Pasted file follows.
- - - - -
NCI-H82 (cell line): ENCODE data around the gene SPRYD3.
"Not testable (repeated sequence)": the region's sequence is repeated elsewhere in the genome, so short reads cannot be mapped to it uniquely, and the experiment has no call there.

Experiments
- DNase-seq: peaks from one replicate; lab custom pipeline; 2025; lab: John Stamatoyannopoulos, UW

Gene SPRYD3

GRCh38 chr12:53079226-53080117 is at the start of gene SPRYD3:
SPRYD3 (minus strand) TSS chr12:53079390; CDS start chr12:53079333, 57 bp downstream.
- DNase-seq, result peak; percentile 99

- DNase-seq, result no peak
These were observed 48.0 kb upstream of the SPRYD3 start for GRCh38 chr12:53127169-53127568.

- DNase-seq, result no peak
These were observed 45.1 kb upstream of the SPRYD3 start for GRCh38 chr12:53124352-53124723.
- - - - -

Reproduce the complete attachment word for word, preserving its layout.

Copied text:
NCI-H82 (cell line): ENCODE data around the gene SPRYD3.
"Not testable (repeated sequence)": the region's sequence is repeated elsewhere in the genome, so short reads cannot be mapped to it uniquely, and the experiment has no call there.

Experiments
- DNase-seq: peaks from one replicate; lab custom pipeline; 2025; lab: John Stamatoyannopoulos, UW

Gene SPRYD3

GRCh38 chr12:53079226-53080117 is at the start of gene SPRYD3:
SPRYD3 (minus strand) TSS chr12:53079390; CDS start chr12:53079333, 57 bp downstream.
- DNase-seq, result peak; percentile 99

- DNase-seq, result no peak
These were observed 48.0 kb upstream of the SPRYD3 start for GRCh38 chr12:53127169-53127568.

- DNase-seq, result no peak
These were observed 45.1 kb upstream of the SPRYD3 start for GRCh38 chr12:53124352-53124723.